The Nighttime Novelist...accomplishes more in about 240 pages than a dozen other "how to write" or "craft your novel" books have ever done.

--Helen Gallagher/Blogcritics
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Thursday, June 17, 2010

Ira Glass: Sympathy's Role in Storytelling

I know you already listen to This American Life--so there's no need to introduce it here--but you might've missed this recent interview on Slate.com with the show's producer/host Ira Glass. (I almost missed it, too; thank you to Jessica for sending it on.)

The interview covers a whole, whole lot of ground--the creative process, Roland Barthes, "wrongness" as a source of conflict, psychotherapy and storytelling, and so on--but the thing that really jumped out at me, and the thing This American Life does so well, comes early in the interview, with Glass talking about sympathy as a requirement for engaging with a character (and, thus, a story as a whole).

Of course, that your character must be sympathetic is well-known, perhaps overused advice...almost but not quite up there with the terrible two of Write What You Know and Show Don't Tell, both of which can get a writer into real trouble if taken too literally. And yet as a teacher and editor I've seen more than my share of stories in which the protagonist is completely unsympathetic and unrelatable...most often because of how bad the character is (psychopath, sociopath, sadist, Satan, whatever), but the same problem exists with characters who are far too good, when they're the embodiment of virtue and heroism and courage. I'm neither end of the spectrum--most days it's a sliding scale--and when I encounter a character like that in a story, I have no way to relate to him, and thus little interest or investment in what happens.

A sympathetic character doesn't mean that what the character is going through is anything we've ever gone through personally, or ever would, not does it mean we condone, necessarily, the character's actions or motives. But it does mean that we're able to see something of ourselves in the character's predicament, and it's this level of sympathy that allows us to feel something about, and care something about, what a character goes through, care about the story and its outcome. Even if that story is set in a world or time or situation or culture that looks nothing like our own.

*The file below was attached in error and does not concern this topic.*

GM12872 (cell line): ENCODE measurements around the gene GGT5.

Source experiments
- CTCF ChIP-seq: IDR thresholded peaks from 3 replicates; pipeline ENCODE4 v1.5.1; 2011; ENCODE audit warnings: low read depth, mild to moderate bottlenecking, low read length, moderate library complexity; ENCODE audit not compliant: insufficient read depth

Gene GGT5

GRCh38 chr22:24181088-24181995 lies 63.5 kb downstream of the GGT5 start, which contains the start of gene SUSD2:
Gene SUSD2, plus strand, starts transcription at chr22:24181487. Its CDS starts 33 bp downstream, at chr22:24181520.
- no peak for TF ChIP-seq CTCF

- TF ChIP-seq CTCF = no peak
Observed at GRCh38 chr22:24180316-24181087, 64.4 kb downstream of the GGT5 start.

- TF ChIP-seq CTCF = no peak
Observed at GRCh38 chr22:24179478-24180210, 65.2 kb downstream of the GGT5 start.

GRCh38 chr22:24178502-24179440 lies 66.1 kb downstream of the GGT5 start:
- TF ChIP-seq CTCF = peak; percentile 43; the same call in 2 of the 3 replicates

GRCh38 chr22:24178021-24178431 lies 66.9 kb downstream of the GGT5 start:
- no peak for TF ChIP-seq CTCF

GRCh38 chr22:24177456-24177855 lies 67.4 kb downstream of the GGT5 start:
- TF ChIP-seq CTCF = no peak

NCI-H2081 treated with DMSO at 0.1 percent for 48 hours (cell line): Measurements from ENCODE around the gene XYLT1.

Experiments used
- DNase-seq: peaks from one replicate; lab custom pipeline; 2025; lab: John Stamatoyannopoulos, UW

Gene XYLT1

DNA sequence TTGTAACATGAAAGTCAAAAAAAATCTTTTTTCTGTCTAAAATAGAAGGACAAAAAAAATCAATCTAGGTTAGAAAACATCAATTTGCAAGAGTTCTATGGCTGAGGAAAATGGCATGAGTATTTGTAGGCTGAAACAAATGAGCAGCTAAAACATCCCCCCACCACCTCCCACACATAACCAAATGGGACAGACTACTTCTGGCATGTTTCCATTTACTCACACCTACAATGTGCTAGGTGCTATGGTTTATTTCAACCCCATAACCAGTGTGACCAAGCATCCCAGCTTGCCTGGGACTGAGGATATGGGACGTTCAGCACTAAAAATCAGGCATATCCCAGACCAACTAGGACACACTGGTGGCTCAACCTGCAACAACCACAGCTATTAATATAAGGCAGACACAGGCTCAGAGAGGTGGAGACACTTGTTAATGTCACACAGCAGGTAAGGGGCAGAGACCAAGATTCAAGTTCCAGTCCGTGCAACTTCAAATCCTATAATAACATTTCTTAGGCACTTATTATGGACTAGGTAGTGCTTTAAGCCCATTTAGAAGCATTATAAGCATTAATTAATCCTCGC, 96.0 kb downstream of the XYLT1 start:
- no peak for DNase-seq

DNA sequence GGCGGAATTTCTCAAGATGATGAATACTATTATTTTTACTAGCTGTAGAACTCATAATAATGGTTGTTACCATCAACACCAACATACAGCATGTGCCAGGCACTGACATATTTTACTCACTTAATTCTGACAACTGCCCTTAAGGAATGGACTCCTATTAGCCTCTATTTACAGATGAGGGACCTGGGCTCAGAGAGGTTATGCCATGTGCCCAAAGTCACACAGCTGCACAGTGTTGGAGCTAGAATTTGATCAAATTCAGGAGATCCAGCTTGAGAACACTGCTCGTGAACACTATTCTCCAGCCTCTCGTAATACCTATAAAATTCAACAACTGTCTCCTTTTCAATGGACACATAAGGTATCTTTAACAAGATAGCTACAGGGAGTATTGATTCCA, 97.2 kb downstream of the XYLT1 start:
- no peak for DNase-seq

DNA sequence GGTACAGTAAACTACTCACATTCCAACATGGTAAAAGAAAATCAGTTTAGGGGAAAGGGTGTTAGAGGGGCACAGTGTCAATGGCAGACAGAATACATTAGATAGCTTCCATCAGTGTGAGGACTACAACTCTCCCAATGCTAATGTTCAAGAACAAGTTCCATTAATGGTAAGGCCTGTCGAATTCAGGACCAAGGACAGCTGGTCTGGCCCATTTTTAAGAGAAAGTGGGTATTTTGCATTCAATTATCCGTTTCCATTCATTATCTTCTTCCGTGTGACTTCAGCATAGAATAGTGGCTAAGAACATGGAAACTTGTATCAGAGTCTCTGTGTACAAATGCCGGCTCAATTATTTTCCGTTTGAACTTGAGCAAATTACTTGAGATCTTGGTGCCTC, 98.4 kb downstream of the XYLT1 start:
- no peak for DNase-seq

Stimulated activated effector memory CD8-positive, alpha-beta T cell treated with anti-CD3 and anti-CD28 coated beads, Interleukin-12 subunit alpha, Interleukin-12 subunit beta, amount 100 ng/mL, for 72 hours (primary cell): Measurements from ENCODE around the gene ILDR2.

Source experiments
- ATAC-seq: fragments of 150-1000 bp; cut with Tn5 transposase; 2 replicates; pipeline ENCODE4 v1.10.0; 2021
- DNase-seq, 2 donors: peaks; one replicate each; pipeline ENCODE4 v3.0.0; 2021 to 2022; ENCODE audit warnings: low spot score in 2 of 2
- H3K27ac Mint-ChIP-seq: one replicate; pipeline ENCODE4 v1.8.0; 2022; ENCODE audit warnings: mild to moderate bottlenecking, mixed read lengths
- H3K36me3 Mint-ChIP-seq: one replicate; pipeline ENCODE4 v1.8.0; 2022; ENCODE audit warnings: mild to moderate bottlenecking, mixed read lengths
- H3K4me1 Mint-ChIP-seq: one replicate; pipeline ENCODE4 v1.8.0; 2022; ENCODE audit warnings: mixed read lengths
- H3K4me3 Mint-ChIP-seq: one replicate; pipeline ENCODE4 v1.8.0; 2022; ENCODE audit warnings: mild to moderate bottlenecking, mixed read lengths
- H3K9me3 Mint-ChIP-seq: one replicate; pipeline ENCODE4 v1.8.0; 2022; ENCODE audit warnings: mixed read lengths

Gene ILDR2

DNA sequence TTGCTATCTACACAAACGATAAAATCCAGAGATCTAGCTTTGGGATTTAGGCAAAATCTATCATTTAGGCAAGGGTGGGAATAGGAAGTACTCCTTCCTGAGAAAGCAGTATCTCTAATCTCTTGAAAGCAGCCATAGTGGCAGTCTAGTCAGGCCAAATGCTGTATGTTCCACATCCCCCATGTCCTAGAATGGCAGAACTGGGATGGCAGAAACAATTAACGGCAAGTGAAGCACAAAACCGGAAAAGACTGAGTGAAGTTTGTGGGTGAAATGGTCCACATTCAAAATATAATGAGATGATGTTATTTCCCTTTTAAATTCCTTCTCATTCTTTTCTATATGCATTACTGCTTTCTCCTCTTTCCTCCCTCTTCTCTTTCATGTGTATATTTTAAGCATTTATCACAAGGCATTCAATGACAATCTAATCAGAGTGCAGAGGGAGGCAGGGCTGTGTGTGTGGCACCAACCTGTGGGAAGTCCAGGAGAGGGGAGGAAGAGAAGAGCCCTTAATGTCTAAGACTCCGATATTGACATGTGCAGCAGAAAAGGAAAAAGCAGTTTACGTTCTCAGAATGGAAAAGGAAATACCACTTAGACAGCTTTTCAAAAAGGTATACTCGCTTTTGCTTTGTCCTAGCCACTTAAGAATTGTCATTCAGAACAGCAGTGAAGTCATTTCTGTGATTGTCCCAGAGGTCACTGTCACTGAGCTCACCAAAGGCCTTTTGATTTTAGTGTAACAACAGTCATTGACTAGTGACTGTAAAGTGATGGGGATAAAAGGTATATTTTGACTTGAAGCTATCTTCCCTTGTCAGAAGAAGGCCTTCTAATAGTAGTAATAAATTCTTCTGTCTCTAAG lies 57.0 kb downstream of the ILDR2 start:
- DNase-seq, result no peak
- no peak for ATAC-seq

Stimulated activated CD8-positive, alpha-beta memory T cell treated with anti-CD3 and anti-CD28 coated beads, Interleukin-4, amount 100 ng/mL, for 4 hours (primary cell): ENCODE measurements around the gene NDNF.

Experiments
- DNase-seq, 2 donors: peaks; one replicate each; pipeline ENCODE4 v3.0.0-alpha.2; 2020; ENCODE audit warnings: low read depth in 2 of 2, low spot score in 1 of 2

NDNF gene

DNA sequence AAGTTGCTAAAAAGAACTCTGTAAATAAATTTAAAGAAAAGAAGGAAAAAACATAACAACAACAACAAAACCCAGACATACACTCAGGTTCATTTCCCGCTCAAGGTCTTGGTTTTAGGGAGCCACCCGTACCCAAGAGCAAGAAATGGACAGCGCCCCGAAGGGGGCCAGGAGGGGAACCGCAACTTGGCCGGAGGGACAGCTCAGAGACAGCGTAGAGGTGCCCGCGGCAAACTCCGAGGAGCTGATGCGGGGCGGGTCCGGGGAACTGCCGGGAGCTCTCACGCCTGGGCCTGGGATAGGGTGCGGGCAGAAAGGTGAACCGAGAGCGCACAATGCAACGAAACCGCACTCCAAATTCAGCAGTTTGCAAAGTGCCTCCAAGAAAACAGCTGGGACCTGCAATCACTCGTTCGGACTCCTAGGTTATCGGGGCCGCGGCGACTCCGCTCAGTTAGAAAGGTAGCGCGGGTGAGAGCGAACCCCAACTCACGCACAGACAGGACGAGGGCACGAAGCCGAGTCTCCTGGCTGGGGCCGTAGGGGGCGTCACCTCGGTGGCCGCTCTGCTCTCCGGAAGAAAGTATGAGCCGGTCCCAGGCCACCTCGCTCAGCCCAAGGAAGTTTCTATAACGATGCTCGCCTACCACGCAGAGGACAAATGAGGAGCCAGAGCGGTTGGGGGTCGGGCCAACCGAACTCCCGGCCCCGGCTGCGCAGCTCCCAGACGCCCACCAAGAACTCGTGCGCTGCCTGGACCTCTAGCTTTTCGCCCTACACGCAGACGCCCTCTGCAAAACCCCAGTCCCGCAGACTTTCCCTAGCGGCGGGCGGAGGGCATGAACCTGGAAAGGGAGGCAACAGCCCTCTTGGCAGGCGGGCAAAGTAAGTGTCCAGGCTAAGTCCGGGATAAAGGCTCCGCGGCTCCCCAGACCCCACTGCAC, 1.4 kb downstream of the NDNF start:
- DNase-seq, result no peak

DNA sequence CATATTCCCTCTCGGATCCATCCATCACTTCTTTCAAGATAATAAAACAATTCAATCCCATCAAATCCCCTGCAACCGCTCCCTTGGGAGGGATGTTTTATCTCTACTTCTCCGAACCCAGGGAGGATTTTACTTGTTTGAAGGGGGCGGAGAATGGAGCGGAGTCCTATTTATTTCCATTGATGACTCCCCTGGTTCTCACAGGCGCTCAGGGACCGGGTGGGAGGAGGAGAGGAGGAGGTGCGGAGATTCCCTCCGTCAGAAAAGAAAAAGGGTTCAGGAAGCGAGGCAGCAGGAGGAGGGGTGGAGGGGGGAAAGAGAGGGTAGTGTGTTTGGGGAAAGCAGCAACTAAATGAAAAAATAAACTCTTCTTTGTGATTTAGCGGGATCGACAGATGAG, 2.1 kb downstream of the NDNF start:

Glass puts it this way:


Well, if the story works, you become the character, right? You agree with their early point of view, and then when it gets shattered, you are shattered with it. So in the storytelling, you want to manipulate the evidence and the feelings so that the audience is right there agreeing with the person who's about to be proven wrong. When that happens, if it's done right, you as the audience get flipped upside down.

"Agree with" is maybe a bit strong--you can feel sympathetic toward some aspect of a character's plight without agreeing with it, lucky for the reader who spends any time with Nabokov--but the basic point is well made: that when we feel some measure of sympathy toward a charcater, and the character fails or makes a wrong turn, the loss that the character experiences crushes us, too.

Thankfully, the opposite outcome is just as true...when a character we feel sympathetic toward and have real hope for triumphs, we feel relief, elation, even an emotional or spiritual lift as if the risk and the reward were just as much ours.

For proof, take a listen here to the "Gamester of Ireland is Fine" segment (the first story, at 4:48) from the "Quiz Show" episode of This American Life...a story which won a prize at the Third Coast International Audio Festival. (The rest of the episode is excellent, too, but it's this segment that's really stayed with me.)

Keep a hanky nearby.

PS: My usual audio player is acting up tonight. Pardon the low-tech solution.
PPS: I have given up trying to embed the sucker.

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